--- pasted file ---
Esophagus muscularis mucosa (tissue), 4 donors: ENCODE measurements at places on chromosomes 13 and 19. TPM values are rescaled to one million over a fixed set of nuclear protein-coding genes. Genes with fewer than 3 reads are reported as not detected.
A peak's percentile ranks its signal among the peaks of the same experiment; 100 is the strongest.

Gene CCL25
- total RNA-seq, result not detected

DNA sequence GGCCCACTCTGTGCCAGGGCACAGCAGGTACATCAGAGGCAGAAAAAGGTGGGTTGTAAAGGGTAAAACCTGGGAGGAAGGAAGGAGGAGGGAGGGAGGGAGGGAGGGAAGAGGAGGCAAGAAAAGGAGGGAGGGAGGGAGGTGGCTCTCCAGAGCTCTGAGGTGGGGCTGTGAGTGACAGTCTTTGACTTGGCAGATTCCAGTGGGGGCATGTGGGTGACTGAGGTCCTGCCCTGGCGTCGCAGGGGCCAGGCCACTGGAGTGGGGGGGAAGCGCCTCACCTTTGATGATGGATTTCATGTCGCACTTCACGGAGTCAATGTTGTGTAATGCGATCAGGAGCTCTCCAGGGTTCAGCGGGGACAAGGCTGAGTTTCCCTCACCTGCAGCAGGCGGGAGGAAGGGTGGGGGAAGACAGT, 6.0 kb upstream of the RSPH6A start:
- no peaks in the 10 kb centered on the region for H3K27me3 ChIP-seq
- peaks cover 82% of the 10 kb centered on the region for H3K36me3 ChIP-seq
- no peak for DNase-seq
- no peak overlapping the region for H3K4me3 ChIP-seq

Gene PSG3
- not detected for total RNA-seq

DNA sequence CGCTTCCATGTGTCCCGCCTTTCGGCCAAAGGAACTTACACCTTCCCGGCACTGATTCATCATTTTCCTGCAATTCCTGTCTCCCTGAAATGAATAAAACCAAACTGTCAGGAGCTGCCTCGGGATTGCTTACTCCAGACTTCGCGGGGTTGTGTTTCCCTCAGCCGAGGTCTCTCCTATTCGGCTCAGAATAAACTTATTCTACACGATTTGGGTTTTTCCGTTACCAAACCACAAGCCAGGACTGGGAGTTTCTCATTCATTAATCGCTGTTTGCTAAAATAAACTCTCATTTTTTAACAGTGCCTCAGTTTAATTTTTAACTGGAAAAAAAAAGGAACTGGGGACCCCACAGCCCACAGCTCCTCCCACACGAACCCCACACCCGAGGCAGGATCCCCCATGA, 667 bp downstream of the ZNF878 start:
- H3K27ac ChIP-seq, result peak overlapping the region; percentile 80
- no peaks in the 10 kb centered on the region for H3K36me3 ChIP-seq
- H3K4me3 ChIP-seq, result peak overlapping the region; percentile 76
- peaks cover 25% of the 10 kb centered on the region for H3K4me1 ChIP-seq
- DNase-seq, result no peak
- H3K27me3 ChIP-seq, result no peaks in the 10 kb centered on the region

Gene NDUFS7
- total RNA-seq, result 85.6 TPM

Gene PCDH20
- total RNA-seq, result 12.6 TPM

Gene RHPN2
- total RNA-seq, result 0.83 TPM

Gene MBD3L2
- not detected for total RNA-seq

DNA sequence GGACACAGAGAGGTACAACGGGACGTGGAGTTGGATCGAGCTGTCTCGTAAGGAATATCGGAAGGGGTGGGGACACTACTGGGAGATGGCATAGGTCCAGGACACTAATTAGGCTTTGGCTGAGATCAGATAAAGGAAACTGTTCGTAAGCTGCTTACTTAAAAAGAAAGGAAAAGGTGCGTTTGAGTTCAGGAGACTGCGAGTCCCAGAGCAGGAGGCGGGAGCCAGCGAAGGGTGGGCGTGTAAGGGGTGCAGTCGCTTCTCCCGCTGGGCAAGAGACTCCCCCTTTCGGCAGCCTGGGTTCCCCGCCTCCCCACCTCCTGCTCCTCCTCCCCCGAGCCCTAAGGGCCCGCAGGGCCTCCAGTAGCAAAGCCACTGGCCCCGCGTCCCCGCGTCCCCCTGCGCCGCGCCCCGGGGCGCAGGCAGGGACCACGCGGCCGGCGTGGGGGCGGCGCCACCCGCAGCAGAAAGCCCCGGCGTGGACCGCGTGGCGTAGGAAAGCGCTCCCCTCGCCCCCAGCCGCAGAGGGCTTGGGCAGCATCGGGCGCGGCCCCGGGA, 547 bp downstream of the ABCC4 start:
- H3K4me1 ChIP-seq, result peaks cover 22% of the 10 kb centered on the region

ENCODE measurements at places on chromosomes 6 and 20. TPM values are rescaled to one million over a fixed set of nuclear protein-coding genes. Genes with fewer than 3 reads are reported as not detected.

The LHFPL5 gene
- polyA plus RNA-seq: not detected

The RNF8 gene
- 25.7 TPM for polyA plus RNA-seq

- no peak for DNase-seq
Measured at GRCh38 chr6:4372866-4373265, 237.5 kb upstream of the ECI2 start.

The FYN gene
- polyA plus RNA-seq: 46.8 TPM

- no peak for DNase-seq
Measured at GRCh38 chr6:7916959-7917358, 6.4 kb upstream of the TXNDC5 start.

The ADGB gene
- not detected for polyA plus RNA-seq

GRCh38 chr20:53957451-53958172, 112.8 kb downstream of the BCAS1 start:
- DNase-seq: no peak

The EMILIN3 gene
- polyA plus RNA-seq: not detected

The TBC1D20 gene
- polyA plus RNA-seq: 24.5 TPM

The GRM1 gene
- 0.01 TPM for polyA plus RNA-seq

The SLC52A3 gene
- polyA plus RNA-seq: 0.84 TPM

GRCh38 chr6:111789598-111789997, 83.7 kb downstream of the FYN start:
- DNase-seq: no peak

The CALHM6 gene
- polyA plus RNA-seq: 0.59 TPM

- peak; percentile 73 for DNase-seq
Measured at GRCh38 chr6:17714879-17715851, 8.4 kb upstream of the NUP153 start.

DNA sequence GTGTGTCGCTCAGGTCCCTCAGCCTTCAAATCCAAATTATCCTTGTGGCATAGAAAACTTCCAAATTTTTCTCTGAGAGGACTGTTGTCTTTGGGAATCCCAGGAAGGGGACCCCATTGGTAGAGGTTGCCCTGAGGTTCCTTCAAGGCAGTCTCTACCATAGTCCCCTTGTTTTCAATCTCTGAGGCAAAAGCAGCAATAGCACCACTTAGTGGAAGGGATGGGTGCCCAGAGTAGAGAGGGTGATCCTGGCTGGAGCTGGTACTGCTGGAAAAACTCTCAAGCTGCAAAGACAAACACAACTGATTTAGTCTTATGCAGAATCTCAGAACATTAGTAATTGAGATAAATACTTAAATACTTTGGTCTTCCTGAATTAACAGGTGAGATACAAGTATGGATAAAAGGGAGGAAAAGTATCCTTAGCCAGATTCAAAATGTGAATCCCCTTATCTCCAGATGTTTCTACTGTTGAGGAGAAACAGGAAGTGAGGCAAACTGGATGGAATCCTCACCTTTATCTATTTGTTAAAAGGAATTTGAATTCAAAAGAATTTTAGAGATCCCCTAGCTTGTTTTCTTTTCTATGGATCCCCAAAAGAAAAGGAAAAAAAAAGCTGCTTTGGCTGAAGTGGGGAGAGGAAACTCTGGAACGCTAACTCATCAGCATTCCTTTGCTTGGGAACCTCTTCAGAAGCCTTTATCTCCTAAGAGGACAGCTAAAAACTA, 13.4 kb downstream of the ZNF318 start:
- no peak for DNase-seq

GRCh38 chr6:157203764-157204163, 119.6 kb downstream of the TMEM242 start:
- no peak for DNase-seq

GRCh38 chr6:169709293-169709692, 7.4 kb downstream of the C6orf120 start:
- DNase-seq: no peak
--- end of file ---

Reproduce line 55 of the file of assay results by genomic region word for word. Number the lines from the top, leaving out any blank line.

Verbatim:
- polyA plus RNA-seq: 0.59 TPM